Attorney General Opinions and Advisory Letters

Decision Information

Citations - New Mexico Appellate Reports
Seward v. Bowers - cited by 131 documents

Decision Content

Opinion No. 41-3942

November 4, 1941

BY: EDWARD P. CHASE, Attorney General

TO: Mr. C. R. Sebastian State Comptroller Santa Fe, New Mexico

{*122} In your letter dated November 3, 1941, you inquire whether in cases where municipalities have outstanding general obligation bonds and also revenue bonds, the interest requirements of the general obligation bonds take priority over the principal and interest requirements of the revenue bonds.

Section 90-2505 of the 1929 Compilation provides for a levy of general taxes upon all property in a municipality to pay the interest and principal of outstanding general obligation bonds. This laws was passed in 1912.

In 1919, Chapter 47 was passed providing that the revenue from the operation of public utilities owned and operated by a municipality for the construction of which general obligation bonds were issued shall be applied first to the maintenance and repair as well as the payment of expenses of operation of such utility; second, to the payment of interest on bonds issued for the purchase or construction of such public utility; and third, to the creation of a sinking fund.

This law was amended by Section 1, Chapter 117, Laws of 1941, but the amendment enlarged the purposes for which bonds could be issued and did not in any way change the provisions regarding application of the revenues derived from the operation of the public utility.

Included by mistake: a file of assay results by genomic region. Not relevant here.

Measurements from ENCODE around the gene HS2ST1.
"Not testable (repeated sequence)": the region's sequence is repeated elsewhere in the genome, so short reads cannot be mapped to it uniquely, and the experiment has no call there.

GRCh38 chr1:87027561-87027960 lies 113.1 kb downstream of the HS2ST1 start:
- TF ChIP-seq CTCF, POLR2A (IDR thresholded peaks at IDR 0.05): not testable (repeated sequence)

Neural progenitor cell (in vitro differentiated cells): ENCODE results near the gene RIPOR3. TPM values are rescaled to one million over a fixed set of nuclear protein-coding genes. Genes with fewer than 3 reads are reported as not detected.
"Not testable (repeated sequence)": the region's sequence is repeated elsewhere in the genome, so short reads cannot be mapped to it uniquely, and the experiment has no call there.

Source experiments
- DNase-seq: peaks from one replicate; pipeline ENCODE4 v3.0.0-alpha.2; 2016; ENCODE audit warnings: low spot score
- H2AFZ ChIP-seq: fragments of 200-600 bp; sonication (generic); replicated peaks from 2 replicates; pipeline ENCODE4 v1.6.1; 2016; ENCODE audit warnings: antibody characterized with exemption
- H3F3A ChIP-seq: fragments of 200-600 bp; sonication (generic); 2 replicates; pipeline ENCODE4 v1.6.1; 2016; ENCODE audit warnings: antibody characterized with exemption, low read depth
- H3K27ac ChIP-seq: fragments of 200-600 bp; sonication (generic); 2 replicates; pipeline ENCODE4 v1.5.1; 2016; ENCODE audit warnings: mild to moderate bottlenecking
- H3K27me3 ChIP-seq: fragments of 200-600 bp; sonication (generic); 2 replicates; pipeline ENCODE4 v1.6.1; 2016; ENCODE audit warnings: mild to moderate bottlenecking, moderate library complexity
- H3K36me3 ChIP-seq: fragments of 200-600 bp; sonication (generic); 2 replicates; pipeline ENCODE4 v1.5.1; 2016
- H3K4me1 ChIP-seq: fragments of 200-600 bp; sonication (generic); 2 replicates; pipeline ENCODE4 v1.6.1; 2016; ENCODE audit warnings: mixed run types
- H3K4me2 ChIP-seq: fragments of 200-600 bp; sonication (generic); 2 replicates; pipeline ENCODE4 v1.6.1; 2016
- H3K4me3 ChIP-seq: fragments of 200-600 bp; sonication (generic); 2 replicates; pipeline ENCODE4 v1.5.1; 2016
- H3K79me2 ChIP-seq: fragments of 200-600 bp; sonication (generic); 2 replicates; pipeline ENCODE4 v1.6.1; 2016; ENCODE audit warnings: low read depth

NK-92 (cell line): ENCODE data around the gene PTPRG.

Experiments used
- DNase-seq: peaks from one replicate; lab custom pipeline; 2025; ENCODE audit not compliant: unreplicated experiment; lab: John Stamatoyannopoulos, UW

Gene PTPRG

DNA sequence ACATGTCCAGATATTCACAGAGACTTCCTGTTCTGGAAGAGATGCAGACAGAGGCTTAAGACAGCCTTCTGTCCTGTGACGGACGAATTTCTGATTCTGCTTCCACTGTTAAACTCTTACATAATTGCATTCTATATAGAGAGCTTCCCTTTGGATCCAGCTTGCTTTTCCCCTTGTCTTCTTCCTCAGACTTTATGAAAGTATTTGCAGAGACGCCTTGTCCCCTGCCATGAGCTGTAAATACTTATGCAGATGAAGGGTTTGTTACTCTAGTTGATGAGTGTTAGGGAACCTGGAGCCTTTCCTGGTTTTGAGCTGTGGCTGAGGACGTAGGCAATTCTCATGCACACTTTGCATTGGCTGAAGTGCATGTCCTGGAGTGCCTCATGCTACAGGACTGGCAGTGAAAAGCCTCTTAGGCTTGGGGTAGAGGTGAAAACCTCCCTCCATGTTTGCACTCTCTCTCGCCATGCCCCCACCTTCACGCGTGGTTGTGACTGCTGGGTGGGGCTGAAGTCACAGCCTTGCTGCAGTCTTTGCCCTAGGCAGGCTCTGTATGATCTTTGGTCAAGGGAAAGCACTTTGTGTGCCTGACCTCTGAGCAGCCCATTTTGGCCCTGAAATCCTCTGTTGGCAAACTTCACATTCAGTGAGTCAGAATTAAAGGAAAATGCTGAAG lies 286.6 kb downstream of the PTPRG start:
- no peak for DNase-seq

In 1925, in Chapter 51, appearing as Section 90-2603 of the 1929 Code, the legislature provided that raising of sufficient funds from the operation of a public utility to create a sinking fund shall be optional with the municipality. This question was discussed by the court in Seward v. Bowers, 37 N.M. 385, and at page 393, Judge Zinn uses this language:

"It will continue to be the duties of municipalities to conform to the provisions of 1929 compiled statutes, Chapter 90, Article 26, in the conduct of municipal water work systems, except where they issue bonds under Chapter 57, in which event Article 26, supra, must give way to the 1933 act. * * *

"The legislature has the unquestioned power to change the policy, and did, by the enactment of Chapter 57, supra, so that the revenues from the water works which prior thereto were required by the statute to be placed in a fund to meet interest payments on existing bonds may be pledged to secure revenue bonds.

"The appellant, as a taxpayer, had no vested right in Laws of 1919, Chapter 47, which the legislature could not repeal * * *.

"If the legislature first made it mandatory to provide and establish a rate sufficient to meet (a), (b), and (c), and subsequently amended the law leaving (c) optional, cannot it now make (b) likewise optional? We can see no distinction. Clearly, Chapter 47, Laws of 1919, must give way to Chapter 57, Laws of 1933."

Chapter 57, Laws of 1933, Section 6, requires the municipality to establish such rates for services as will be sufficient to pay {*123} all reasonable expenses of operation and create a net revenue which shall be sufficient to pay interest on said revenue bonds and provide a sinking fund to discharge the same upon their maturity.

I am aware of the fact that Judge Bickley, in a specially concurring opinion in the Seward v. Bowers case, was of the opinion that interest requirements to meet the outstanding general obligation bonds should be considered a part of the operating expenses and should be deducted before requirements for interest and principal on the revenue bonds is set aside. However, the majority of the court concurred with Judge Zinn to the effect that Chapter 57, Laws of 1933, superseded Section 90-2601 of the 1929 Compilation, and where revenue bonds are issued, a general levy for interest and sinking funds to pay the general obligation bonds outstanding should be made.

In view of this authority, it is my opinion that the requirements for interest and sinking fund to pay the revenue bonds takes priority over interest requirements to pay outstanding general obligation bonds.

By C. C. McCULLOH,

Asst. Atty. General

 You are being directed to the most recent version of the statute which may not be the version considered at the time of the judgment.